Equivalent value of accumulation (EVAS) is similar in concept to a present value, which is scenario dependent. It is dependent upon the investment strategy used and is obtained by dividing the surplus at the end of the projection period by a growth factor. This factor represents the multiple by which a block of assets would grow from the valuation date to the end of the period in which we are interested. It is computed by accumulating existing assets or an initial lump-sum investment under the interest scenario in question on an after-tax basis with the initial investment and any reinvestment being made using the selected investment strategy. The growth factor is the resulting asset amount at the end of the projection period divided by the initial amount at the valuation date. These EVAS values are obtained at the end of the projection period of twenty years and discounted back to the valuation date. These values are somewhat liberal in that if the company became insolvent in an earlier year, but then recovered subsequently, we do not have knowledge of this event contained in the corresponding twenty-year EVAS value.
This blog entry describes the model that was used in the generation of the various sets of scenarios from 1992 through 1994.
The generation of the yield curves used in the interest rate scenarios is not arbitrage free. This would require setting up a diffusion process of state variables and making sure that the various par bond prices are consistent with the resultant bond pricing partial differential equation. Instead, we used a two-factor model with a log-normal diffusion process on the short-rate (ninety-day) and a log-normal diffusion process on the long-rate (ten-year). This model does not have mean reversion and has fixed boundaries above and below. These fixed boundaries are not reflecting.
Below we use the notation , where denotes the maturity of the interest rate on the yield curve and denotes the time epoch. The only exception of this notation is that we use to denote the value of the ninety-day rate instead of . Note that .
First obtain the initial yield curve required, which will be from the last yield curve from the U. S. Treasury for the projection period. These are from 1992, 1993 and 1994 . Set to be U. S. constant maturity Treasury five-year interest rate for the last day of the year and calculate the ninety-day rate to be where and and are based on a historical log-normal analysis of the short and long rates. In the following formulas, we assume below that is zero.
With maturity , we use the log regression formula to assure a “nice” positive or inverted yield curve. This formula precludes the possibility of humped yield curves.
Define the spread slope constant Letting range from one to twenty, we obtain the entire initial yield curve from
For time , the subsequent yield curves are based on a lognormal diffusion processes of the ten-year rate and the ninety-day rate as follows. The ten-year rate is projected with this formula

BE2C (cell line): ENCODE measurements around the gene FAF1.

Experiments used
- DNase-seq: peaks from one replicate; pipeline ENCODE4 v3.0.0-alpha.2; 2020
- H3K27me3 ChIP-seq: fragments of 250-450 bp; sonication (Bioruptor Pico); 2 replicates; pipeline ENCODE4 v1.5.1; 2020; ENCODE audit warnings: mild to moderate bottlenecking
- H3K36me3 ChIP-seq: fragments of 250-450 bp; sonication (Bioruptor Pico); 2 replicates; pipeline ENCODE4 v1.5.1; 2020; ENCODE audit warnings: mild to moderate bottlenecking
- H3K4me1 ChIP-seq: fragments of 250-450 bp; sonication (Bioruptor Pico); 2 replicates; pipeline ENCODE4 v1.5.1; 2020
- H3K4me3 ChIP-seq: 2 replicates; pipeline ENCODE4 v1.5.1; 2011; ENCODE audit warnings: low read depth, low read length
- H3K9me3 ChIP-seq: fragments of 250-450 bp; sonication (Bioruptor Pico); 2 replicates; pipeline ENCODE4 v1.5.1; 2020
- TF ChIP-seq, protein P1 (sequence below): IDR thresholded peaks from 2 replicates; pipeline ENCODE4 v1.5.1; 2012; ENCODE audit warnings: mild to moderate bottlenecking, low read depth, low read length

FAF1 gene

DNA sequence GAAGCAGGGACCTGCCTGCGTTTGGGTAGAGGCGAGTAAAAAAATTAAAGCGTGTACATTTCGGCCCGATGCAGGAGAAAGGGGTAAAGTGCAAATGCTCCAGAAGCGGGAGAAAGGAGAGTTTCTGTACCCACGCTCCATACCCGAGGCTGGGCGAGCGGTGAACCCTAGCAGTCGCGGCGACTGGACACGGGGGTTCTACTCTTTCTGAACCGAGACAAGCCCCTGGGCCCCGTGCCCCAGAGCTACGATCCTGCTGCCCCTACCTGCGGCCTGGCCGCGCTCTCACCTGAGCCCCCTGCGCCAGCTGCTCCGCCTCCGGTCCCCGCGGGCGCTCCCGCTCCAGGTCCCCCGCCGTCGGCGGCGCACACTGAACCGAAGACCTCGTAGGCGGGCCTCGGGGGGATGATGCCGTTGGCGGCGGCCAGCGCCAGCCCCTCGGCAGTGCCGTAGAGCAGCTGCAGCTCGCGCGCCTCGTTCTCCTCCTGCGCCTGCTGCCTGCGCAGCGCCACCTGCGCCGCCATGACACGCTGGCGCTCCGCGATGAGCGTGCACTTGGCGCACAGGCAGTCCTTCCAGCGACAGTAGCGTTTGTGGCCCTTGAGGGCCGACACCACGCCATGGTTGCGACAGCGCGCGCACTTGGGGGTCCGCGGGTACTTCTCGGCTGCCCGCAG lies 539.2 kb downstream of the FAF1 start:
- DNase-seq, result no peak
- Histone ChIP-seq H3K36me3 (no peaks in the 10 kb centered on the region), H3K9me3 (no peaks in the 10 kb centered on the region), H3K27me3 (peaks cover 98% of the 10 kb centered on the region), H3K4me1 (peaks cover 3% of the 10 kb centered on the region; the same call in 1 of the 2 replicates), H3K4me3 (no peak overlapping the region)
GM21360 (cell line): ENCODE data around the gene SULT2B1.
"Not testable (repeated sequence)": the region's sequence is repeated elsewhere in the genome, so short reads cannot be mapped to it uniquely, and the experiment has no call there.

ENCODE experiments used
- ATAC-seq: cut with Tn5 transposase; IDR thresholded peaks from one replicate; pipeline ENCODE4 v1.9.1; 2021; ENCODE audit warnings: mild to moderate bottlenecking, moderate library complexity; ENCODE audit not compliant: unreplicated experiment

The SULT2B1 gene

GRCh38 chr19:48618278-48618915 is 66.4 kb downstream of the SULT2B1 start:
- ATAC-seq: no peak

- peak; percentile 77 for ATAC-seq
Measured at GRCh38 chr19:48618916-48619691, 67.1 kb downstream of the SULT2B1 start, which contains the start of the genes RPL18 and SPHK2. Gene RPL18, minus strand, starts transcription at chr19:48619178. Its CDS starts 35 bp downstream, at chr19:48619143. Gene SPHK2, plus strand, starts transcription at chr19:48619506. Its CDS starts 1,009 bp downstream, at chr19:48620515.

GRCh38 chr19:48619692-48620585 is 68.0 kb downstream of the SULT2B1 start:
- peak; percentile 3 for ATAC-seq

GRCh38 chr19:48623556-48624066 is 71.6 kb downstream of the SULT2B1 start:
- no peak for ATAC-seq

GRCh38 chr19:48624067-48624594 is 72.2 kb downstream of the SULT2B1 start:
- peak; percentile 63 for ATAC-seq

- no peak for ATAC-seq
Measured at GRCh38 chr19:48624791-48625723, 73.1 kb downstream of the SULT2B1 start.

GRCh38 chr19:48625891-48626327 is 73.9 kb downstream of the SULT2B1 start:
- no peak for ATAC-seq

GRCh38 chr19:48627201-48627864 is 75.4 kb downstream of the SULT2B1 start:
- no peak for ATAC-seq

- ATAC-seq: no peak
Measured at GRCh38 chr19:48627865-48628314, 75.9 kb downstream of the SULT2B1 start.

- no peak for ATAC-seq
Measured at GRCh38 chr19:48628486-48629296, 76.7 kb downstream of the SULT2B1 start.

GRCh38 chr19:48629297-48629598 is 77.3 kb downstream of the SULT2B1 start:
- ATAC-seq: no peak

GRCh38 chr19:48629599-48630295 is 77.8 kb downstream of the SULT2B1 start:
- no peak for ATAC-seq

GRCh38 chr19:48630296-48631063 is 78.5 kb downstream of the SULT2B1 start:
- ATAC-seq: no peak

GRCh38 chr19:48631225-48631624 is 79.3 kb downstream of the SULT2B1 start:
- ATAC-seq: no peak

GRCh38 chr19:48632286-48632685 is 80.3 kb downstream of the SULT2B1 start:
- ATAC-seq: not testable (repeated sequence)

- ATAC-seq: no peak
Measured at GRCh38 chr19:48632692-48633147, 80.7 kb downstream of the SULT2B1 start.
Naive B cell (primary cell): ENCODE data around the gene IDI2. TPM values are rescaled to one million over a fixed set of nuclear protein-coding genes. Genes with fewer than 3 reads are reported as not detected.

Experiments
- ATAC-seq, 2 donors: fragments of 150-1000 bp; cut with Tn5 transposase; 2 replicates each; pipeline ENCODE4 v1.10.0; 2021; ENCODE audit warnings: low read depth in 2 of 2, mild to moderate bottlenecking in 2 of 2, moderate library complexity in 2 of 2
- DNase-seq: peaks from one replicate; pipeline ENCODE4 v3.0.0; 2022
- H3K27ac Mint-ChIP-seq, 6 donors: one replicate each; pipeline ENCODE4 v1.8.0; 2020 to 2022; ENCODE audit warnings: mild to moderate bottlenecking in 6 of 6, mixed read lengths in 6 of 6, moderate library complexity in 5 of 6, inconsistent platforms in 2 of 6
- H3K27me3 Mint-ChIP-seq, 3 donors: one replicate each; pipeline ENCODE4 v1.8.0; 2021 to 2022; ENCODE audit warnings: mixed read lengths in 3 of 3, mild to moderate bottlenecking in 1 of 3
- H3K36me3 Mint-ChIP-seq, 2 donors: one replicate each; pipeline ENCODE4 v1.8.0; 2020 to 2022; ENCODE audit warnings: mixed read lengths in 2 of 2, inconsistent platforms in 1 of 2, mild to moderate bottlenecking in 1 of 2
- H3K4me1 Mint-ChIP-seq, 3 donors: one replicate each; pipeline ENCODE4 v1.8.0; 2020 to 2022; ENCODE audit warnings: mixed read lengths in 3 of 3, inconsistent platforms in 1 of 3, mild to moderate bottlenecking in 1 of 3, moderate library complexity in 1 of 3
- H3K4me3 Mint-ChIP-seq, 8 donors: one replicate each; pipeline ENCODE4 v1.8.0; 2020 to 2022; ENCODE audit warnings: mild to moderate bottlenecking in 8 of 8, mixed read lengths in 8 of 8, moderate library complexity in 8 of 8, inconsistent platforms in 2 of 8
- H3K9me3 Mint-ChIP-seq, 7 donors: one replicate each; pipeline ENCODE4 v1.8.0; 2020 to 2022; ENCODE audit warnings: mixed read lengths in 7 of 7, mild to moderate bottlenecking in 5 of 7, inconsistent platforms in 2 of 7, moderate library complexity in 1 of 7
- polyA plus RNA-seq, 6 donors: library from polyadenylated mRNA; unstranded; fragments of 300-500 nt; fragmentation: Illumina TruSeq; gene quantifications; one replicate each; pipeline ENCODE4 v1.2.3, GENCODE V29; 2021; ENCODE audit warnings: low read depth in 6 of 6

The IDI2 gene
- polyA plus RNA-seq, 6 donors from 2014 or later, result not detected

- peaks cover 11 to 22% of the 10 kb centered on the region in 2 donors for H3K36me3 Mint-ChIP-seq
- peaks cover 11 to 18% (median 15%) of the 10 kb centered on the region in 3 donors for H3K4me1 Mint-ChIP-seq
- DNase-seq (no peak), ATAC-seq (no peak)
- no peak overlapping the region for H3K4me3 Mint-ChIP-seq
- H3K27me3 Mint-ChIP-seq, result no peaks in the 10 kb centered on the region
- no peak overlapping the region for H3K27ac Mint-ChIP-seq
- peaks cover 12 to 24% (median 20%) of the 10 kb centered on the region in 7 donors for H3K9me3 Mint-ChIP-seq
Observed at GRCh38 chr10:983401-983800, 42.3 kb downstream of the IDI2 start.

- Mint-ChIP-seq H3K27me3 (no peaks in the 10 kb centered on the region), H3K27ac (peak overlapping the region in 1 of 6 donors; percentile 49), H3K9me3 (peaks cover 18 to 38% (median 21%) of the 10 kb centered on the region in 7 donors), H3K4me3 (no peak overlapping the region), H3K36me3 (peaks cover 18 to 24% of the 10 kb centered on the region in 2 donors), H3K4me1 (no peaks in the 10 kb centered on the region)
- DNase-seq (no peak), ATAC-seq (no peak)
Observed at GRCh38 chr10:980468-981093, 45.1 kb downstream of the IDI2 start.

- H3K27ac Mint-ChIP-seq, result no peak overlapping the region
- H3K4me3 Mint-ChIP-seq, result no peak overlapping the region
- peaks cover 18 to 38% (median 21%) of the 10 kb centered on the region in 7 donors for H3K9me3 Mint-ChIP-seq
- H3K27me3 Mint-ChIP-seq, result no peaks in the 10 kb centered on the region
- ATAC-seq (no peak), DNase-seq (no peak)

The ninety-day rate is projected as where and are uncorrelated standard normal samples.
These values are then bracketed. The ninety-day brackets are 0.5% and 20% and the brackets of the ten-rates are 1% and 25%.
However, in the belief that inverted yield curves are only observed in a rising interest rate environment, if the yield curve is inverted and the rates are falling (measured by the fact that and ) then the is adjusted to be
This new value of is then bracketed as before.
Now define the spread slope constant and obtain the entire yield curve by interpolating by this formula
Over the next few months, I will be reexamining some old surplus modeling data from the early 1990’s and using some of the new predictive analytics that have been in the press lately.
I have also have located an excellent article that discusses the issue between explanation and prediction.
Dr. Shmeli’s article describes the difference between these two in statistical modeling. He discusses the research areas that have nuanced issues around the topics as well.
In the future blogs and studies, I will be using the term predictive analytics, but my primary goal will be to use those techniques to explain or lead to new insights. Only when I discuss using these models as possible dashboard, will I be using the stochastic results to create possible predictive tools.
My primary research in the past has been to determine how I can extract as much information as possible from using stochastic modeling. This is because, in the past, the cost of the overhead with stochastic runs was prohibitive. I would use various tools from either fitting distributions, quantile regression or from extreme value theory to extract additional information from those results.
Using distribution fitting, I built several models that would replicate the overall support of a stochastic model, without the cost of the actual simulation. However, I found that there was no parametric distribution that could actually fully replicate the results of a stochastic model.
In the next post, I’ll share some of those results to give you insight into my filter that I will be using as I move forward with the new modeling techniques.